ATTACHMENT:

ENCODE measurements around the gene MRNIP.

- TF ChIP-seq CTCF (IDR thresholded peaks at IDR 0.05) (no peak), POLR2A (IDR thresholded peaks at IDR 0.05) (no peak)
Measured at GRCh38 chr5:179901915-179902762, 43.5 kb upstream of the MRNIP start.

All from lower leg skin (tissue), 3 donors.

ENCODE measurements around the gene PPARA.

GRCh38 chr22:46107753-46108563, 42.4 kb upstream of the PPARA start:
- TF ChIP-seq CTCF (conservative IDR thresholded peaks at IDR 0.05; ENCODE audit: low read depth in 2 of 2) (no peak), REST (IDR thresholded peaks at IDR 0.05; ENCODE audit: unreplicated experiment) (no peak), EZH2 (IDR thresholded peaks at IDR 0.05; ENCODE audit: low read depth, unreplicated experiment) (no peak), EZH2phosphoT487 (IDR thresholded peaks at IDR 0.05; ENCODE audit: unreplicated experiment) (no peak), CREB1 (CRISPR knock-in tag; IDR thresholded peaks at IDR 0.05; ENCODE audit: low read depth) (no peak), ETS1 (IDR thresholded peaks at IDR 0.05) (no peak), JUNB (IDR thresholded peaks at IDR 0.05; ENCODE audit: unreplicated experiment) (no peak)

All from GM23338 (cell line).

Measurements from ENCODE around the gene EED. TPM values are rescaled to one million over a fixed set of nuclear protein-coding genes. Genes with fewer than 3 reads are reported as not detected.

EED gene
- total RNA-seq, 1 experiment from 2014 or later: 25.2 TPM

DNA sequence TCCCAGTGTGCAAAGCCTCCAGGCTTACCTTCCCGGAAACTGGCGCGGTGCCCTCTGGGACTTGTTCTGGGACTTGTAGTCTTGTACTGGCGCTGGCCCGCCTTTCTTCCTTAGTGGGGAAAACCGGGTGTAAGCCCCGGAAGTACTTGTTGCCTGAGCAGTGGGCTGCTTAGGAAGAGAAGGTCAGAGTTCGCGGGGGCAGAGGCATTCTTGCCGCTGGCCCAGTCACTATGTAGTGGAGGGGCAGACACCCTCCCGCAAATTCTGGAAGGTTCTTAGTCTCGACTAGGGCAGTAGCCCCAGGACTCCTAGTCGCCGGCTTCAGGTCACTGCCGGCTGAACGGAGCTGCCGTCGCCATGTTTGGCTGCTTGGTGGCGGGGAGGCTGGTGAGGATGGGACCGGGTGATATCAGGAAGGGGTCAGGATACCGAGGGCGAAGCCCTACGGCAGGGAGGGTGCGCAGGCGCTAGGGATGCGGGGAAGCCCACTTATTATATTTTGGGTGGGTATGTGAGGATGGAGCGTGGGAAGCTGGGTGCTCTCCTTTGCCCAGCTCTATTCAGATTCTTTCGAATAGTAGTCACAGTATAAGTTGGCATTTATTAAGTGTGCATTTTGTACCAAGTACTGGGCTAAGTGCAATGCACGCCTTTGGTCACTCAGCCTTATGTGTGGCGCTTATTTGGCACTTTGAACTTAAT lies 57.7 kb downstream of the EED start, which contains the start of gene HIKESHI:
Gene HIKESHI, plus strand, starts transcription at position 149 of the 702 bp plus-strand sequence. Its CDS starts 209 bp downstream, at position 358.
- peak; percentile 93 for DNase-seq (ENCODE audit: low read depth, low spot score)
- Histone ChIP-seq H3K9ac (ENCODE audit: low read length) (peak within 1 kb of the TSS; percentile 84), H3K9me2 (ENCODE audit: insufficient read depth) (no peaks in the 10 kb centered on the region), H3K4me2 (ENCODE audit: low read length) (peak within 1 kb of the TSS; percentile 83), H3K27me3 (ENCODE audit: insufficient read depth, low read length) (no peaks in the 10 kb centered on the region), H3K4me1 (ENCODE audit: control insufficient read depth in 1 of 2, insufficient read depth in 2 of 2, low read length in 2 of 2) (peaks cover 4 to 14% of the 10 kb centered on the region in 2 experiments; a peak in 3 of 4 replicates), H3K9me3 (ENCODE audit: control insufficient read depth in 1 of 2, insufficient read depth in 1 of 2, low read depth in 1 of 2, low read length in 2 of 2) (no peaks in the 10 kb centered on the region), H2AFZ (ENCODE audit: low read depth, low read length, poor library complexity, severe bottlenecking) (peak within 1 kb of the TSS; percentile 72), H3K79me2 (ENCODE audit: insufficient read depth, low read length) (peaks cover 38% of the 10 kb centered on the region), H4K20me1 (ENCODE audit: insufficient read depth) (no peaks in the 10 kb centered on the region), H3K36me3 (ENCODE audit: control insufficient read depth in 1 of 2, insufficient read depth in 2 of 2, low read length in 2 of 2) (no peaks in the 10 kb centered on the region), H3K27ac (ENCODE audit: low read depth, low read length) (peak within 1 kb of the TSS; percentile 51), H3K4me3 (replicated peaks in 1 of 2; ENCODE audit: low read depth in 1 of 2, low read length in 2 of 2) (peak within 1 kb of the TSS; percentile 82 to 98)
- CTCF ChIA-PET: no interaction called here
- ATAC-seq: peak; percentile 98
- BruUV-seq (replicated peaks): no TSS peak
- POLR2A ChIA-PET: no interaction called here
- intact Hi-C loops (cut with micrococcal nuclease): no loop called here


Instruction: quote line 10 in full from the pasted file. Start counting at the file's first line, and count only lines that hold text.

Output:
EED gene